In this study, a literature review was conducted to frame the theoretical background, and the empirical data was collected through interviews and a digital questionnaire. A total of 12 interviews were performed with industry professionals regarding DTs, AM, BCT and AI. While the distribution in the area of expertise is deemed satisfying, 10 out of 12 interviewees are based in Scandinavia. Similarly in the questionnaire, 62.6% of the respondents are based in Scandinavia or Europe perhaps providing a misrepresentative view for other parts of the world.

As the research topic involves novel technologies not widely known or implemented in the AECO-FM industry respondents were selected through purposive sampling. While this might have reduced the sample size, the quality of the data should be higher. On the other hand, being too selective reduces the congruence between the sample and the population, in this case, the AECO-FM industry. Also, because of the relatively small sample size, the statistical significance can be disputed.

Due to the novelty and extent of the research topic identifying individuals with expertise covering all topics was challenging. In terms of an alternative study design, focus groups or workshops could have been applied involving the subject matter experts allowing for answers and discussions to build upon each other. Ultimately, leading to answers grounded in several areas of expertise rather than being puzzled together from individual interviews by the authors.

6. Conclusion

This paper contributes to the body of knowledge by providing insights into the future development of blockchain-based DTs in the AECO-FM industry. Furthermore, it presents three key data categories to support predictive data-driven analytics and their key characteristics and discusses how it affects the development and maintenance of the AIM and the potential role of BCT in this context.

An AIM suitable for representing the virtual replica in the context of a blockchain-based DT capable of performing predictive data-driven analytics through AI requires an ontology-based data structure and a high level of fidelity. This facilitates the translation of the data into a knowledge graph of the building providing the DT with awareness of the relationship between assets. The sheer size and complexity of a building knowledge graph make it very challenging to create and maintain manually. Ideally, this process should be automated. The structure provided is also beneficial to predictive analytics as it requires structured historical and real-time data.

There are several challenges in terms of defining and delivering the data and information required to create and maintain the AIM with an ontology-based data structure. With BIM being one of the primary vessels for transferring data and information from the planning, design and construction phases to the OM phase suboptimal modeling practices that cause discrepancies between the models and the as-built condition must cease. This would also allow for auto-translation into building knowledge graphs ensuring that the necessary data and information can be transferred to the OM phase. Building information needs to be digitized, segregated information must be aggregated and models must be updated through remodeling or changes in order to be able to develop and maintain an ontology-based AIM.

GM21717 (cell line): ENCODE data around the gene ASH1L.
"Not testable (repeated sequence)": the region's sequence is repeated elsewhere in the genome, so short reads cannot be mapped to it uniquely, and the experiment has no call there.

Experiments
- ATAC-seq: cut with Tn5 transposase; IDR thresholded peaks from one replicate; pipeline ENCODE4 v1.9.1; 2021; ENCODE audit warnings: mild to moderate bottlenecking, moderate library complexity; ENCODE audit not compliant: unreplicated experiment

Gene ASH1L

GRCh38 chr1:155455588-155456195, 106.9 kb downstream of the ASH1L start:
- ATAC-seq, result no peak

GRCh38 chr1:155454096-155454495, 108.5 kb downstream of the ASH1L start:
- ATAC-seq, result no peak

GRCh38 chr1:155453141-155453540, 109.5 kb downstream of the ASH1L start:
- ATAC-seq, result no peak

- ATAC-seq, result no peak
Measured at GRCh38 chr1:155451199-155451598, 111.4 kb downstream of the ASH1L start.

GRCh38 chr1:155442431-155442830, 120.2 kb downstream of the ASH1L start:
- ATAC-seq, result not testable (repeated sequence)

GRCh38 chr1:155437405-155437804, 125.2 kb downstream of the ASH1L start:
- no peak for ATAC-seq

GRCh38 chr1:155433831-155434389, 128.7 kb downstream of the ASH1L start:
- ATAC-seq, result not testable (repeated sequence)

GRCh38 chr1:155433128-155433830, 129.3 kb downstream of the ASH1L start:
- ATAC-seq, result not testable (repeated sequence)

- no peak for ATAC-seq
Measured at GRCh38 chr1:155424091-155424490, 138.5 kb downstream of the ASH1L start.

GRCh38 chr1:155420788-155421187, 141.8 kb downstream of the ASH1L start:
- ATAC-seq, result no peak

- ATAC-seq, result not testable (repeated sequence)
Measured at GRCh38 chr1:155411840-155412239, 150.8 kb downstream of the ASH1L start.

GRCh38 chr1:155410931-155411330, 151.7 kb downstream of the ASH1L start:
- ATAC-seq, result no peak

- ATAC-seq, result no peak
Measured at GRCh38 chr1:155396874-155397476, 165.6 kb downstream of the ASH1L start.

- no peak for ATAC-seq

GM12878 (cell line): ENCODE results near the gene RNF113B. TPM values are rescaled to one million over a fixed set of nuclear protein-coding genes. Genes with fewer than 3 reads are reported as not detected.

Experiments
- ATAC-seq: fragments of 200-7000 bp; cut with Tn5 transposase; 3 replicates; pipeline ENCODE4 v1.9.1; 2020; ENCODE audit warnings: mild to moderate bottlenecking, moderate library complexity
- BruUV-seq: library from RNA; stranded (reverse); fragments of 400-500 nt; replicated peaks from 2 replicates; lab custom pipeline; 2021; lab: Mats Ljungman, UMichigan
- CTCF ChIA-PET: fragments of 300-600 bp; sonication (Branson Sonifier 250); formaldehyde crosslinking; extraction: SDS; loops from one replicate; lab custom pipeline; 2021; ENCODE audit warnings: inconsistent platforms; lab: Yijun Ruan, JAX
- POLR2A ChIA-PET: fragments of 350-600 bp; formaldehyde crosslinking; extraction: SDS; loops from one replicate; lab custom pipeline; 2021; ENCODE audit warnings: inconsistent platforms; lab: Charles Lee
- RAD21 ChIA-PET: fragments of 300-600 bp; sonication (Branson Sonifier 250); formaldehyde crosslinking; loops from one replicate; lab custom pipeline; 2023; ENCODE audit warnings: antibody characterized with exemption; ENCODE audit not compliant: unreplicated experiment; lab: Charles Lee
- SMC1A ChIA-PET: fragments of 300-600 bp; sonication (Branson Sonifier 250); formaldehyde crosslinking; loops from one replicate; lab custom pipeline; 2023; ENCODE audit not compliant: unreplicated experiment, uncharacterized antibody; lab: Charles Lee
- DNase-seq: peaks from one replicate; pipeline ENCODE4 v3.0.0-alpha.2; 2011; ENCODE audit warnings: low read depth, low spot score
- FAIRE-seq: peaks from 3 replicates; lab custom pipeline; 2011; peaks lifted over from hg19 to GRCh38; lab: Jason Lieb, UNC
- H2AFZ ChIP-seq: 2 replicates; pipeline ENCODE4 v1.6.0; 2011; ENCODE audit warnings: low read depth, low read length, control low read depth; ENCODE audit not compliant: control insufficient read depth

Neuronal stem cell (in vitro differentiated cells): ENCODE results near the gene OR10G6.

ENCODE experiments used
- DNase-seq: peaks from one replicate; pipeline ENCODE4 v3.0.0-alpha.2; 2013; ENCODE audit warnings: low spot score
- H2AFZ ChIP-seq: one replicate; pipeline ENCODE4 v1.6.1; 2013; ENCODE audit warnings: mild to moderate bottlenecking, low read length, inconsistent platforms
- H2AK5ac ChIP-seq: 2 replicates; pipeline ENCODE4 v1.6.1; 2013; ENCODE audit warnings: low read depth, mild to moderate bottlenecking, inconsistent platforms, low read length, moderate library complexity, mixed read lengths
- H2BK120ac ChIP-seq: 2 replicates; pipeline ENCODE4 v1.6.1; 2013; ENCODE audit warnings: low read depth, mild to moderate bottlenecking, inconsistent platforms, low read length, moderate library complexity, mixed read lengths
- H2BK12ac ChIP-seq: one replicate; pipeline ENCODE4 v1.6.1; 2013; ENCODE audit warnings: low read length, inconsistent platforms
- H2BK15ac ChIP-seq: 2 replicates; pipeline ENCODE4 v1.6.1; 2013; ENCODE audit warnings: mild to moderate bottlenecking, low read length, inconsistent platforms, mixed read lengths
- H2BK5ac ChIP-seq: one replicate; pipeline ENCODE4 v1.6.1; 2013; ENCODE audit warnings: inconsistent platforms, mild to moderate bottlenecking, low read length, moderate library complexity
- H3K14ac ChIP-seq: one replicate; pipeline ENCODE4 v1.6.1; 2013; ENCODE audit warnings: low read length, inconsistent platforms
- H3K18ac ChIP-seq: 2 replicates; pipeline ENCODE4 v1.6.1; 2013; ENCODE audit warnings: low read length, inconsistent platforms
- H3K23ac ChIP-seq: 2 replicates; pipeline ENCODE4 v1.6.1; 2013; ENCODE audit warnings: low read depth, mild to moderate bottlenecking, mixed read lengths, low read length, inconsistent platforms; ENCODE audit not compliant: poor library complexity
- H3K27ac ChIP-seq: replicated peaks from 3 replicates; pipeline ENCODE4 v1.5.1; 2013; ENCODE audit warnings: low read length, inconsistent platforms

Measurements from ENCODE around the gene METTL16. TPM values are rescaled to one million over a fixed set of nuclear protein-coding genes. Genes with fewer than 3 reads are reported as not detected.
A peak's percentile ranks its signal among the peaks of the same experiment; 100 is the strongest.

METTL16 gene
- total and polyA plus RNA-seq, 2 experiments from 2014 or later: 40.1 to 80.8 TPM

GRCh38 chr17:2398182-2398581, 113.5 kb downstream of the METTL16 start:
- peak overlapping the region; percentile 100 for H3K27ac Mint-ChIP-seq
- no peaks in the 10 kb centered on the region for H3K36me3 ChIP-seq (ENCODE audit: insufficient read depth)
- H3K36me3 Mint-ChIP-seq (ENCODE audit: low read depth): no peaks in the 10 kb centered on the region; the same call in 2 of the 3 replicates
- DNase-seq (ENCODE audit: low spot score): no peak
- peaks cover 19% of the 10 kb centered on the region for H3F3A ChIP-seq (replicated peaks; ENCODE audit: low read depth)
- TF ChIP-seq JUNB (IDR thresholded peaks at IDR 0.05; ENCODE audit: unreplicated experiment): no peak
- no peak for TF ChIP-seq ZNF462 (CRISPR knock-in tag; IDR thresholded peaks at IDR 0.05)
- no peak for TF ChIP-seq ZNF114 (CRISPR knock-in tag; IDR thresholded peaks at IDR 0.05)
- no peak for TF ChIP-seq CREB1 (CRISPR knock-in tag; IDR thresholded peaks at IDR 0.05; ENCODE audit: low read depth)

BCT has the potential to provide DTs with additional reliability, authenticity, and transparency. Combined with AI it provides a layer of traceability providing an additional tool for improving the AI's performance and transparency that facilitates understanding of decisions made by AI.

Deciding how to utilize BCT in this context depends on multiple variables. For instance, technical limitations are dictated by which protocol the blockchain is built upon, but also the level of significance, sensitivity, and importance of the data. In the cases where the technical limitations of BCT prohibit information or data from being stored on the blockchain, it can be stored off-chain and a reference or link to that data or information can be stored on the blockchain. Figure 3 provides an overview of the process discussed during the conclusion.

6.1 Indications for future work

This strictly theoretical study covers novel concepts with few actual implementations in the AECO-FM industry. Therefore, future studies should focus on practical implementations of blockchain-based DT in order to test and evaluate these theoretical concepts in a real-world context.

Considering the extensive scope of DTs, committing to a full-fledged implementation might be overwhelming. Instead, it is recommended that the separate building blocks of a blockchain-based DT are researched separately, e.g. how an ontology-based AIM can be developed and maintained throughout the entire life cycle of a building or evaluating the suitability of various BCT protocols for use within DTs in the AECO-FM industry.

Figures

The literature search process in Scopus

Figure 1

The literature search process in Scopus

Key data categories

Figure 2

Key data categories

Process overview

Figure 3

Process overview

Summary of literature in theoretical background

nReferencesTopic investigated
2.1 Information management in the asset management process
1Macchi et al. (2018)DTs for asset life cycle management
2Heaton (2020)AIR to support AM
3Alnaggar and Pitt (2019)Process model for managing asset dataflow between stakeholders using BIM open standards
4Lu et al. (2019)Moving from BIM towards DT
5Camposano et al. (2021)Semantic understanding of DTs of built assets
6Shahzad et al. (2022)Challenges, applications and characteristics of DTs in the built environment
7Heaton et al. (2019)A BIM approach to the alignment of organizational objectives to AIR
8Munir et al. (2020)Information requirements for BIM-based asset management
2.2 Digital asset management tools